When David McCullough won the National Book Award in 1981 for Mornings on Horseback, his rendering of Theodore Roosevelt’s struggle to manhood, he said that his childhood in Pennsylvania amid the horror of World War II had spurred his love for history. He then described his undergraduate experience at Yale as the crucial period when he seriously considered writing as a lifelong endeavor. He later concluded that, “one of the lessons of history—one of the lessons of life—is that there is no such thing as a self-made man or woman.” In John Adams, McCullough teaches the significance of this lesson. He studies Adams, a man of honesty and wisdom, so we might learn his story, and then delight in his triumph.
At age 25, John Adams resembled his college friends. Ambitious and vain, he yearned for distinction, but needed “ballast.” “Why have I not genius to start some new thought?” he wondered in his diary. “Let me search for the clue which led great Shakespeare into the labyrinth of human nature. Let me examine how men think.” Adams began writing portraits of “original characters” around his home of Braintree, Massachusetts—brief, poignant sketches of human failure and conquest. McCullough examines Adams with the same tenacity these diary entries display. The historian draws from a marvelous collection of family letters and diaries (especially the voluminous correspondence between John and Abigail) to illuminate the “labyrinth” of John Adams’ mind. McCullough explores his public and private persona with equal vigor, relating even the humiliations that resulted from Adam’s obstinacy and vanity. While depicting these flaws, McCullough reveals that Adams’ abiding honesty and courage carried him from his Massachusetts law practice to the presidency of the United States. McCullough highlights these traits beautifully.
The book begins in medias res with a sketch of Adams as he rides to the First Continental Congress, and then narrates chronologically from birth to the grave over a ninety-one year lifetime. Son of a deacon, Adams had neither the family fortune of Thomas Jefferson nor the elegant homestead of John Hancock to match his ambition. His father sensed the precocious boy’s promise and sent him to Harvard to become a minister. Adams returned with a passion for politics and literature, but searched for grounding until he finally settled on a career in law and married Abigail Smith. As anti-British sentiment swelled in the 1760s, he attained distinction as an honest, though unpopular protector of human liberties when he defended the British troops responsible for the Boston Massacre. But Adams achieved true greatness as an eloquent, stubborn advocate of independence in the Continental Congress, and as an architect, along with Jefferson and Benjamin Franklin, of the Declaration of Independence.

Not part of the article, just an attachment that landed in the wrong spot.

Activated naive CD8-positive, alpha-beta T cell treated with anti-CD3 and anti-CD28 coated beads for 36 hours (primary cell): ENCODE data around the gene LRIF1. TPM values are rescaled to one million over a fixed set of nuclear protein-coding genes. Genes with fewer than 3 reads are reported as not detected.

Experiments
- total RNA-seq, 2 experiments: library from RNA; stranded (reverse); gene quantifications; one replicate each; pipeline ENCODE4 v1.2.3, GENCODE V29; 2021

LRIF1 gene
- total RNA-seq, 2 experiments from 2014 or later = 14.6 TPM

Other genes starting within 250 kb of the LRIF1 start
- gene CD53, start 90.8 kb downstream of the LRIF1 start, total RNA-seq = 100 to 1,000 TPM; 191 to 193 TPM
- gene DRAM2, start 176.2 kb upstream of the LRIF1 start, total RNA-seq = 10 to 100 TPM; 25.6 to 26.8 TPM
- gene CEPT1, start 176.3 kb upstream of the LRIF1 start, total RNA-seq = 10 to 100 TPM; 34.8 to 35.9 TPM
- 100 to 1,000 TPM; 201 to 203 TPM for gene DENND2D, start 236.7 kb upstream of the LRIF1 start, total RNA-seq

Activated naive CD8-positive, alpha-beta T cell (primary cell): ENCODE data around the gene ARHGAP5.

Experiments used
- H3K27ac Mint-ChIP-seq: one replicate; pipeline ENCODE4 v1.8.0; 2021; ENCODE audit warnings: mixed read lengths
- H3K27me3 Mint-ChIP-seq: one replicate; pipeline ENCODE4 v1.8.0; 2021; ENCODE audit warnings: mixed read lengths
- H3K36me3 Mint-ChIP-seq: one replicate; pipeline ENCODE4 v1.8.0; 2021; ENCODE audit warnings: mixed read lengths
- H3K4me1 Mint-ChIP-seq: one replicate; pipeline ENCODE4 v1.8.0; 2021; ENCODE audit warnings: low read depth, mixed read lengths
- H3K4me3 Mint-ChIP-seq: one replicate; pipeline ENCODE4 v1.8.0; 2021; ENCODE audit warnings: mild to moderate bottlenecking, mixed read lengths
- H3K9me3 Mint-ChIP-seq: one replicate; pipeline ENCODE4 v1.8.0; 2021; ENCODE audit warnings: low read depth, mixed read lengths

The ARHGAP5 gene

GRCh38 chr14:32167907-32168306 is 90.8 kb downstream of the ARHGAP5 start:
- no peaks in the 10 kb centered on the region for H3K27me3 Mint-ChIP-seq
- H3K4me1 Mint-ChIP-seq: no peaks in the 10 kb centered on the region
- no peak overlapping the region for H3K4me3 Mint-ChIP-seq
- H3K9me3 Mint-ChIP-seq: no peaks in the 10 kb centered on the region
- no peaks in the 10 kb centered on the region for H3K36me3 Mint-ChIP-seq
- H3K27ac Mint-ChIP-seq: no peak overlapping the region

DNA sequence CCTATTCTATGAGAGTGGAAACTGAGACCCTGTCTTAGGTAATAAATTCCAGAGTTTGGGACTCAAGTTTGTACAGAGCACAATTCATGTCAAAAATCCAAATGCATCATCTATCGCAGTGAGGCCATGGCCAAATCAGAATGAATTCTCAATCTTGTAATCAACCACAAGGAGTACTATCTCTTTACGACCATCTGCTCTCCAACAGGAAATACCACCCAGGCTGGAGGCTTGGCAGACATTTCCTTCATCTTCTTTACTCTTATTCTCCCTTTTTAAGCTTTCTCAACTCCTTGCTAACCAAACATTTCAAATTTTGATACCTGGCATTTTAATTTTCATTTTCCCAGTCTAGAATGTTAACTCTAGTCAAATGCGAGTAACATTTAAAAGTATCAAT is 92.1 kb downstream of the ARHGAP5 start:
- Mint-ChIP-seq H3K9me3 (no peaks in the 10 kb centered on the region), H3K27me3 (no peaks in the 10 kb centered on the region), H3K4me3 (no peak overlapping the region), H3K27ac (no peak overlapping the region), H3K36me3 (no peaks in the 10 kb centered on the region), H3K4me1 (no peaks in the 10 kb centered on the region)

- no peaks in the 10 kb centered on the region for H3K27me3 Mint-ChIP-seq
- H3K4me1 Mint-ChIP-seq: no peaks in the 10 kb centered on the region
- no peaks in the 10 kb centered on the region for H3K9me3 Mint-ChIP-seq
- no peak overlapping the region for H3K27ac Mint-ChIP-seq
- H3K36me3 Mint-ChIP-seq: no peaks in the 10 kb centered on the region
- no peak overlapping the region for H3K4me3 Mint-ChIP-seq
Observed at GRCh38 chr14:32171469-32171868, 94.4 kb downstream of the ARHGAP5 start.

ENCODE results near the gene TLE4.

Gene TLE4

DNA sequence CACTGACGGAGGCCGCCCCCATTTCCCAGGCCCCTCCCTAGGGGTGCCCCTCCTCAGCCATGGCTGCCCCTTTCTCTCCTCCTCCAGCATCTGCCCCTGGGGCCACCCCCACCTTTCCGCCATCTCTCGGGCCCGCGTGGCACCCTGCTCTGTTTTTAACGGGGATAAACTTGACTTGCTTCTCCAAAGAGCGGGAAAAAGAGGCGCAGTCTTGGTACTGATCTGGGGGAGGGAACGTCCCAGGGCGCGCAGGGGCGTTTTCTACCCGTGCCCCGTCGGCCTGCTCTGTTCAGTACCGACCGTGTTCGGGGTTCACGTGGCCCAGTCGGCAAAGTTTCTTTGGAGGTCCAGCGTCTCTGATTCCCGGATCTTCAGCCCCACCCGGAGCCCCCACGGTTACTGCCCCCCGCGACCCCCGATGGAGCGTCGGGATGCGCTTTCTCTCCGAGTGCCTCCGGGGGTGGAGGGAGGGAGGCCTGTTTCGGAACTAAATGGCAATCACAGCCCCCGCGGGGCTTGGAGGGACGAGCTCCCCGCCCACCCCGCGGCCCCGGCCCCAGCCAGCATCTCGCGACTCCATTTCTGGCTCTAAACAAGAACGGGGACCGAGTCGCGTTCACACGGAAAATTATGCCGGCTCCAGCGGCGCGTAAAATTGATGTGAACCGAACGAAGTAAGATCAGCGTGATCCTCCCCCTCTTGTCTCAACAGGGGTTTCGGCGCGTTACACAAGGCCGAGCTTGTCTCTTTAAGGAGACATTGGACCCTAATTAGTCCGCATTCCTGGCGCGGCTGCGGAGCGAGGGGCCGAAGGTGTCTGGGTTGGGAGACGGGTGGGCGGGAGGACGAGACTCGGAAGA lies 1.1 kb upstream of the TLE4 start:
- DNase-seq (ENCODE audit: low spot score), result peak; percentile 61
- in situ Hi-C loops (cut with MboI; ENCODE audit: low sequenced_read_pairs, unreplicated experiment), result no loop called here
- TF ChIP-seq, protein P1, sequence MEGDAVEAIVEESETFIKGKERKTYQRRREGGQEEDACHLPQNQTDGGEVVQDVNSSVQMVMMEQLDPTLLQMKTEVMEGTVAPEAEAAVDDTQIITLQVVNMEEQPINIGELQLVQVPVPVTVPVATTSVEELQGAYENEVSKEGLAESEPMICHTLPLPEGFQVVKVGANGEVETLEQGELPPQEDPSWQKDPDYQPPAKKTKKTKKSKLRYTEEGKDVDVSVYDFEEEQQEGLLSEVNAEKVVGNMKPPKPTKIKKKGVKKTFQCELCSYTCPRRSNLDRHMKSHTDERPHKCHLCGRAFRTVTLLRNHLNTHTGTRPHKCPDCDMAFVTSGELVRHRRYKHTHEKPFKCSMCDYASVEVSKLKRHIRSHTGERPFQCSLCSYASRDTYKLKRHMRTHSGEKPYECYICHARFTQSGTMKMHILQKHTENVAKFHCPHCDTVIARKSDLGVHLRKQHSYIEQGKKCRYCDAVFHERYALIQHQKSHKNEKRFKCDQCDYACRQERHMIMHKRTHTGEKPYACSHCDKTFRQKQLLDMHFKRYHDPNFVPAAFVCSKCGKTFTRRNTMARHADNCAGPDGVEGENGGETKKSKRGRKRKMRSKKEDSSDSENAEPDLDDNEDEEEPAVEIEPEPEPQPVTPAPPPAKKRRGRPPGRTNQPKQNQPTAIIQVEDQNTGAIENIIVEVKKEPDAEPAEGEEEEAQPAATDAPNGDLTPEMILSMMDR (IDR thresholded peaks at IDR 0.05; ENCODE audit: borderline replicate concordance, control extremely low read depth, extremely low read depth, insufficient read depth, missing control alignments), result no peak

McCullough finds a natural turning point for the narrative in Adams’ diplomatic appointment to France, and focuses on the patience and integrity it demanded. Adams braved a 3,000-mile journey across the Atlantic Ocean to work with Franklin and Arthur Lee in negotiating a French alliance. At the age of 42, he was embarking on a wholly uncertain path. He knew no French, the language of diplomacy, nor did he know the subtleties of European politics or the etiquette of a royal court. But thereafter Adams rose steadily to the White House, and his reputation as the “colossus of independence” soared. McCullough celebrates this shift, perhaps too enthusiastically: “The date was Tuesday, February 17, 1778, and, as Adams had no way of knowing, it marked the beginning of what would become a singular odyssey, in which he would journey farther than in all, both by sea and land, than any other leader of the American cause.”
This adoring remark and McCullough’s summaries of Adams’ exploits are sometimes excessive. More often, however, McCullough balances his obvious admiration for Adams in moments of glory with examples of the man’s fierce pride. After Adams negotiated with Holland for a substantial and desperately needed loan (one of the triumphs of his diplomatic career) he boasted, “I have rendered a most important and essential service to my country here, which I verily believe that no other man in the world would have done.” Excerpts from Adams’ diaries show that this patriot knew and even enjoyed his own vices. He once exulted: “Thanks to God that he gave me stubbornness when I know I am right.”
Among friends and family, especially his wife, Adams’ tenderness and loyalty were legendary. Over the course of his broad travels, John missed his wife deeply, and they wrote more than a thousand letters between them. She was his “Dearest Friend,” and Abigail never begrudged her husband for his political obligations in France and elsewhere: “He is a good man. Would to heaven we had none but such in office…he is a man of principle…he will not violate the dictates of his conscience to ingratiate himself with a minister.” When Abigail died in 1818, after 54 years of marriage, Adams wished he could lie down beside her and die, too.
McCullough shows the malicious and virtuous qualities of Adams so vividly and recreates his character with such profound compassion that his death resonates with no less tragedy than King Lear’s. His efforts for his country and his family were grand, and so was his suffering. In March of 1777, as George Washington’s army prepared to return to battle after a series of inglorious defeats, Abigail Adams remarked in her diary: “Posterity who are to reap the blessings will scarcely be able to conceive the hardships and sufferings of their ancestors.” With John Adams, McCullough brings their struggles to the fore of our thoughts once again.